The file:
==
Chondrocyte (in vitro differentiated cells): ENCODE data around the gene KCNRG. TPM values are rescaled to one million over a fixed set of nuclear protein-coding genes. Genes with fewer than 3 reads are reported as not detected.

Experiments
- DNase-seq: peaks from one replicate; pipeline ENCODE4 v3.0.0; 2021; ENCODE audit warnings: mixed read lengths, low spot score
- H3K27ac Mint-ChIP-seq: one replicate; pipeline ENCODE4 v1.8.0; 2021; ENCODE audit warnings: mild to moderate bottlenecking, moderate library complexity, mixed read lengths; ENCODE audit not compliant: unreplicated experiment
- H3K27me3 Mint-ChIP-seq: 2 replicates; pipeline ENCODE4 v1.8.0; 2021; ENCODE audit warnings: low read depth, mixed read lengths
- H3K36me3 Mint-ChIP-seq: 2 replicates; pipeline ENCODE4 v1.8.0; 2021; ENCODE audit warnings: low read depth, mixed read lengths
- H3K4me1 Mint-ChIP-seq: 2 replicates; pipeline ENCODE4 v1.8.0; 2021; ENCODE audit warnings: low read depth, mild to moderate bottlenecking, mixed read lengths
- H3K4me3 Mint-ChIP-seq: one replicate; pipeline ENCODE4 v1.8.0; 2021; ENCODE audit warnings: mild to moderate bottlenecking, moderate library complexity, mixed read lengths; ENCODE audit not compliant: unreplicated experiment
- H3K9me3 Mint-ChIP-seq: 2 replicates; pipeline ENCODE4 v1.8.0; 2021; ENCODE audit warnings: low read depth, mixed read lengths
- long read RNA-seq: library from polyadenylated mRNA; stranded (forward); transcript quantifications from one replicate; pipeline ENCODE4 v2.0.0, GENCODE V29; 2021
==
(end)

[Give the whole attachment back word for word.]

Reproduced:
Chondrocyte (in vitro differentiated cells): ENCODE data around the gene KCNRG. TPM values are rescaled to one million over a fixed set of nuclear protein-coding genes. Genes with fewer than 3 reads are reported as not detected.

Experiments
- DNase-seq: peaks from one replicate; pipeline ENCODE4 v3.0.0; 2021; ENCODE audit warnings: mixed read lengths, low spot score
- H3K27ac Mint-ChIP-seq: one replicate; pipeline ENCODE4 v1.8.0; 2021; ENCODE audit warnings: mild to moderate bottlenecking, moderate library complexity, mixed read lengths; ENCODE audit not compliant: unreplicated experiment
- H3K27me3 Mint-ChIP-seq: 2 replicates; pipeline ENCODE4 v1.8.0; 2021; ENCODE audit warnings: low read depth, mixed read lengths
- H3K36me3 Mint-ChIP-seq: 2 replicates; pipeline ENCODE4 v1.8.0; 2021; ENCODE audit warnings: low read depth, mixed read lengths
- H3K4me1 Mint-ChIP-seq: 2 replicates; pipeline ENCODE4 v1.8.0; 2021; ENCODE audit warnings: low read depth, mild to moderate bottlenecking, mixed read lengths
- H3K4me3 Mint-ChIP-seq: one replicate; pipeline ENCODE4 v1.8.0; 2021; ENCODE audit warnings: mild to moderate bottlenecking, moderate library complexity, mixed read lengths; ENCODE audit not compliant: unreplicated experiment
- H3K9me3 Mint-ChIP-seq: 2 replicates; pipeline ENCODE4 v1.8.0; 2021; ENCODE audit warnings: low read depth, mixed read lengths
- long read RNA-seq: library from polyadenylated mRNA; stranded (forward); transcript quantifications from one replicate; pipeline ENCODE4 v2.0.0, GENCODE V29; 2021